We were once the proud and happy possessor of thirteen cats, all of which had been born on the place, and were all progeny of a venerable Tom called Tim, and of Wrinkleface mentioned before, and it was a most curious study to see how Tim kept his numerous family in order. We had in those days a very large garden, and as the dogs roamed freely therein, Tim and his family had a habit of taking the air on the branches of a large fir we always used to call the “ cat-tree,” and a more strange sight surely was never seen in any other garden than the dark wide branches each forming a resting-place for a white, black, gray, or Chinchilla kitten, while Tim lay solemnly out on the top branch of all, and woe betide the son or daughter that aspired to share that elevated spot ! a box on the ears soon reduced him or her to order, and never while Tim lived did he allow any other cat to climb above him or share his perch : he was head of the family indeed, and ruled the whole twelve, Wrinkleface included, with a paw of iron. A curious survival of some far-back ancestor used often to be found among these special cat-friends of ours, for, while both Wrinkleface and Tim had not the smallest evidence of blue blood in their appearance, one kitten in each family would be an almost perfect specimen of the long-haired English tabby, and once we had a quite beautiful French-gray, or Chinchilla-coloured cat - but only once. This cat used to beg like a dog, learned to open the door, first by jumping up at it and striking the handle until it turned, and then by standing on an adjacent table and stretching out its paw from that to the handle ; he would ask to be taken for a walk, and would solemnly pace up and down the long garden walk, following his mistress as steadily as possible, and stopping every now and then to scent the white pinks or violets of which the garden was full in spring and summer - and, in fact, was the cleverest animal we ever saw, and our one regret is that, overdone with our thirteen, we gave him away, and had no real opportunity either of developing or watching talents which were so far above the average; but he never forgot us, and the moment he heard our voices in his mistress’s house, he used to come rushing up to us, and purr round us, talking to us in a manner that was as pathetic as it was undoubtedly clever, and out of the common.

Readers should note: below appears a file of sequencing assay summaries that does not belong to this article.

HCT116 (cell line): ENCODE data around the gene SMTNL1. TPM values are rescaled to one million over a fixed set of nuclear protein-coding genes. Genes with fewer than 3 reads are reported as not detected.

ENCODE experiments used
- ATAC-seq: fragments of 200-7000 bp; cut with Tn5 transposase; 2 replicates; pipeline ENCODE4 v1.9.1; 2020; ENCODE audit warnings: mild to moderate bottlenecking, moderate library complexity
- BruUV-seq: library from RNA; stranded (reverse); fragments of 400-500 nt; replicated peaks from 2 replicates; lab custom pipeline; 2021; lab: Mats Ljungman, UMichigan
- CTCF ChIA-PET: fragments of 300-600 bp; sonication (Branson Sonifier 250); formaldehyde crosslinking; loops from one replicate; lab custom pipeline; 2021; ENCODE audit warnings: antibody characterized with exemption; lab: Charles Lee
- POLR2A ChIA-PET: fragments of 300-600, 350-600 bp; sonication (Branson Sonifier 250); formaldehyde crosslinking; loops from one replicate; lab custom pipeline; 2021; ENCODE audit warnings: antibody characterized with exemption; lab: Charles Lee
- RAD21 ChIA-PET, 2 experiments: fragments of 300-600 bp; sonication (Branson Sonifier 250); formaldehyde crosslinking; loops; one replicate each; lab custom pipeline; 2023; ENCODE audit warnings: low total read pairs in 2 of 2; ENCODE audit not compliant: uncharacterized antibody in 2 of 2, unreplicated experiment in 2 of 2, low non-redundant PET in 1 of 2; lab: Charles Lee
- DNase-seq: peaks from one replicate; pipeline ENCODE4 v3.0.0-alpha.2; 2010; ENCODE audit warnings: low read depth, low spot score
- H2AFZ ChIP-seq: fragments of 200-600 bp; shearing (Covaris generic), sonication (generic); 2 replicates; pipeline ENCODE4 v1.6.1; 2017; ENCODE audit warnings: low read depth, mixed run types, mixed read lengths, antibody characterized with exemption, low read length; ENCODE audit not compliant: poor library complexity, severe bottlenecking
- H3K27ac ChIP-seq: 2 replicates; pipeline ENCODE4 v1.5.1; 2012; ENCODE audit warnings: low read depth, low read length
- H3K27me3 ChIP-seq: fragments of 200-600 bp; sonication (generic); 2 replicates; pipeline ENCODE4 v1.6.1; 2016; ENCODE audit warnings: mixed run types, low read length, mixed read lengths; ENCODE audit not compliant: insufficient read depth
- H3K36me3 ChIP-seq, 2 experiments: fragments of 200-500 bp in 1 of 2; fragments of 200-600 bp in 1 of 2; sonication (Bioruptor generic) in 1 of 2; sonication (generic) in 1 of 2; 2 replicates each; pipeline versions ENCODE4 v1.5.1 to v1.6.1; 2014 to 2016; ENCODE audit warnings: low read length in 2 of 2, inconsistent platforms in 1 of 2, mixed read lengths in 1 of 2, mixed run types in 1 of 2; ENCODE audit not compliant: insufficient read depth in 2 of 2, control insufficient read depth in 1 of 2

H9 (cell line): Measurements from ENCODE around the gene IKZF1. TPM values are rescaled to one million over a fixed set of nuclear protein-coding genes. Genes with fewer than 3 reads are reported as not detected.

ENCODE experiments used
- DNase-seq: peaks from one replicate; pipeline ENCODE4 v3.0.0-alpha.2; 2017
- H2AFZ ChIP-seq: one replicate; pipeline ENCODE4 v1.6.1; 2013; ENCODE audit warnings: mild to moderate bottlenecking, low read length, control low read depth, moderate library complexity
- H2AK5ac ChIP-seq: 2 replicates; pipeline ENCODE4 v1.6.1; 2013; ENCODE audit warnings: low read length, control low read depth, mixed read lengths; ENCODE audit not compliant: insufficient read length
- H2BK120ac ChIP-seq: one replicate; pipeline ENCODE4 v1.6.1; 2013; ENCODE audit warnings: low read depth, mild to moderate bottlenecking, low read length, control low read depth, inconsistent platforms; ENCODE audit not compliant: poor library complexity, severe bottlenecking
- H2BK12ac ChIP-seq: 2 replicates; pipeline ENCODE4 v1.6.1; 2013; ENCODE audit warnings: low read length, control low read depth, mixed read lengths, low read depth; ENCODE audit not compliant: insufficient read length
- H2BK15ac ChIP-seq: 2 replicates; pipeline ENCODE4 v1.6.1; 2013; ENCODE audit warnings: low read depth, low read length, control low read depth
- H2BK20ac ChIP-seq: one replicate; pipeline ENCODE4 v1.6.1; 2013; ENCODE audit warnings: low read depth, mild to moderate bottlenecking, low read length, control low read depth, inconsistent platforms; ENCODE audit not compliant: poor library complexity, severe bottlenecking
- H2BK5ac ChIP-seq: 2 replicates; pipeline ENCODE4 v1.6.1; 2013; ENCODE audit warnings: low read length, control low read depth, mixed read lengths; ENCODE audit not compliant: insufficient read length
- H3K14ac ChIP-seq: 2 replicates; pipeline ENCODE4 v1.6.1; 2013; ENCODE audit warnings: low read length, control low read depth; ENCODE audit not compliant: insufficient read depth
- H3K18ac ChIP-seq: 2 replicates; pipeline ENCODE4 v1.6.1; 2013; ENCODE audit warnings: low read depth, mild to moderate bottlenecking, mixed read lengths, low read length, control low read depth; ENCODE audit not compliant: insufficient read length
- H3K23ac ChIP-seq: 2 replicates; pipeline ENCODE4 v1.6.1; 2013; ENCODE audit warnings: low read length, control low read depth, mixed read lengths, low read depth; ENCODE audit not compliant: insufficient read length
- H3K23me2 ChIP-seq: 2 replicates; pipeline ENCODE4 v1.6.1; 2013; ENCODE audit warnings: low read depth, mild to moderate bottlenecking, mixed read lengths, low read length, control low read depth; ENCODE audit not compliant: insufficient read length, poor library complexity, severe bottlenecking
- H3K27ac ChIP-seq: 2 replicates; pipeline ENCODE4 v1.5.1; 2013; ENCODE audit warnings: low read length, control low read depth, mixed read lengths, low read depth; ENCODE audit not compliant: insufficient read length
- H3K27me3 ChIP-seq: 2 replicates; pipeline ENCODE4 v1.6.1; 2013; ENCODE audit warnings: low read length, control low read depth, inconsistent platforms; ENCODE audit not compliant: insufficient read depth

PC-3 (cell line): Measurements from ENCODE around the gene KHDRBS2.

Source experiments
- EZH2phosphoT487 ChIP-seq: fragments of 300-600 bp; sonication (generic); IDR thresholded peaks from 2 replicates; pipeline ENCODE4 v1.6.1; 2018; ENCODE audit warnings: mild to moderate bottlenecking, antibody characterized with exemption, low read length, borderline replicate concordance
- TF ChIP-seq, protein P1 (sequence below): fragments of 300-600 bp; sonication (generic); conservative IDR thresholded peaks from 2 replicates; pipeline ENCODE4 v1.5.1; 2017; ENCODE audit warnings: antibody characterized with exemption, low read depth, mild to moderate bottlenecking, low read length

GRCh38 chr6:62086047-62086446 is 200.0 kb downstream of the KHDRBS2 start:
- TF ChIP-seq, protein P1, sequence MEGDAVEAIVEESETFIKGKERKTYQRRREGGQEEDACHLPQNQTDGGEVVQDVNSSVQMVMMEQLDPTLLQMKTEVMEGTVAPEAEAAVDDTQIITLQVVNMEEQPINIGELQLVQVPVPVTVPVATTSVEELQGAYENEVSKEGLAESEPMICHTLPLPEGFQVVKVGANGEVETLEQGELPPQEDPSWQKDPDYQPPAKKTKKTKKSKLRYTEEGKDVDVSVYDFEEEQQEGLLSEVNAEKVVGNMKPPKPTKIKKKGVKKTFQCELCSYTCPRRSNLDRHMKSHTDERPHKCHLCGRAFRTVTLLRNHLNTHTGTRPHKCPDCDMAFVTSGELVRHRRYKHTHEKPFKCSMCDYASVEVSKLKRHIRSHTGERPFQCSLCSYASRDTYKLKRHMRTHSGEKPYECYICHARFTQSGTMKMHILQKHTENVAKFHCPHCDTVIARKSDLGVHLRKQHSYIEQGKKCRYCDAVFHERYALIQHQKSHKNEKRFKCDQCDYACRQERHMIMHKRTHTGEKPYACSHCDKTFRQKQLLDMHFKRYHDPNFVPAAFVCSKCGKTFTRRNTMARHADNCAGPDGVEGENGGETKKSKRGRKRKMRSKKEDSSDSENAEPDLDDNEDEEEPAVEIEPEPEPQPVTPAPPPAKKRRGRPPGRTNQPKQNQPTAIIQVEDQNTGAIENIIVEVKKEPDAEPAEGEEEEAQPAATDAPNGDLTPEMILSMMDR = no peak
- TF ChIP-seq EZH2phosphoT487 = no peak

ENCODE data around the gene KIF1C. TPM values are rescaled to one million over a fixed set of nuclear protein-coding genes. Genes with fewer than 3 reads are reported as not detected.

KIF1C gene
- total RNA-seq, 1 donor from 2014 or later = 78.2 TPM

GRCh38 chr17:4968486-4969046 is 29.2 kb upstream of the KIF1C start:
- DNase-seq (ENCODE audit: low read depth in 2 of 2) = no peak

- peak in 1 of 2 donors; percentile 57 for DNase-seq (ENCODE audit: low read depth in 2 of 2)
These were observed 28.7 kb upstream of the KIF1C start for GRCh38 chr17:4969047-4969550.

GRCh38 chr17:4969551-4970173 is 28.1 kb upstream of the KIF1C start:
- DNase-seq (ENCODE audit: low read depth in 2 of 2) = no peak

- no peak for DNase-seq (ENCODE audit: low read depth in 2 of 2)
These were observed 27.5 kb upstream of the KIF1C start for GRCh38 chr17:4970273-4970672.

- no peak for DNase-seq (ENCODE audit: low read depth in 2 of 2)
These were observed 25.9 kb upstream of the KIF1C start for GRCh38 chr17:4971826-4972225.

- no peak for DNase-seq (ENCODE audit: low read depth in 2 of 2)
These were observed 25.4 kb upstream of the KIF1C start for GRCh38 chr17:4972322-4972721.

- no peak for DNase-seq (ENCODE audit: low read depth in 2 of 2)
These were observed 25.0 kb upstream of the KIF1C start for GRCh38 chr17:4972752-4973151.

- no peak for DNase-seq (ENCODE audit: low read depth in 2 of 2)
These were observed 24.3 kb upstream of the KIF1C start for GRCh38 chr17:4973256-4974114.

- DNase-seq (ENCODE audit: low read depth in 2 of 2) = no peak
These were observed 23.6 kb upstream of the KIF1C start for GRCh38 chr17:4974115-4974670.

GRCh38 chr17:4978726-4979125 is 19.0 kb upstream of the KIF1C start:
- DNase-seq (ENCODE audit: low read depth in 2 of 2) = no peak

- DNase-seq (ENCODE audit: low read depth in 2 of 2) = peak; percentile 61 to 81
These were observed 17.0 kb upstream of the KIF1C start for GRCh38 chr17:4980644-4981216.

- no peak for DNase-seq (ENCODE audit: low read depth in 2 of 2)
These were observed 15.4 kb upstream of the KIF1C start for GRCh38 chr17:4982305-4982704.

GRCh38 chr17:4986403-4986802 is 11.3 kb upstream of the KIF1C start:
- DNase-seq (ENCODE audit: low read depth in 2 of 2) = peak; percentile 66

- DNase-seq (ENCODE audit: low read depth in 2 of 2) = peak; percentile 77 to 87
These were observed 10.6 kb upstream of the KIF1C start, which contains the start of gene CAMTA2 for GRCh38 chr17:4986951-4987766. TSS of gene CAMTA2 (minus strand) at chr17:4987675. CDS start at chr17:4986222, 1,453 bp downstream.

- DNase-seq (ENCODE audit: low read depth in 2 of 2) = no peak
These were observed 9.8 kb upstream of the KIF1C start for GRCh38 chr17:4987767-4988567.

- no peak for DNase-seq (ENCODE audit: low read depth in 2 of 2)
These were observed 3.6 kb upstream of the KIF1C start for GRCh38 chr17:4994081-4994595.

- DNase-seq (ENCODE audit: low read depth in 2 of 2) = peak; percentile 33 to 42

A winter’s absence from our home dispersed our family of thirteen, and although they were left on board wages, and amply fed by the usual hands, they resented our absence, found homes for themselves with our neighbours, and when we returned prior to giving up the old home for good, we found that Tim had fallen a victim to his fondness for ambitious heights, and had broken his neck among the machinery of a neighbouring brewery, and that only Wrinkleface and one kitten were left to us out of all that goodly tribe. It was a severe blow ; still, as we were emigrating to a much smaller garden, perhaps it was as well that our family was diminished for us ; we should never have had the heart to do this ourselves.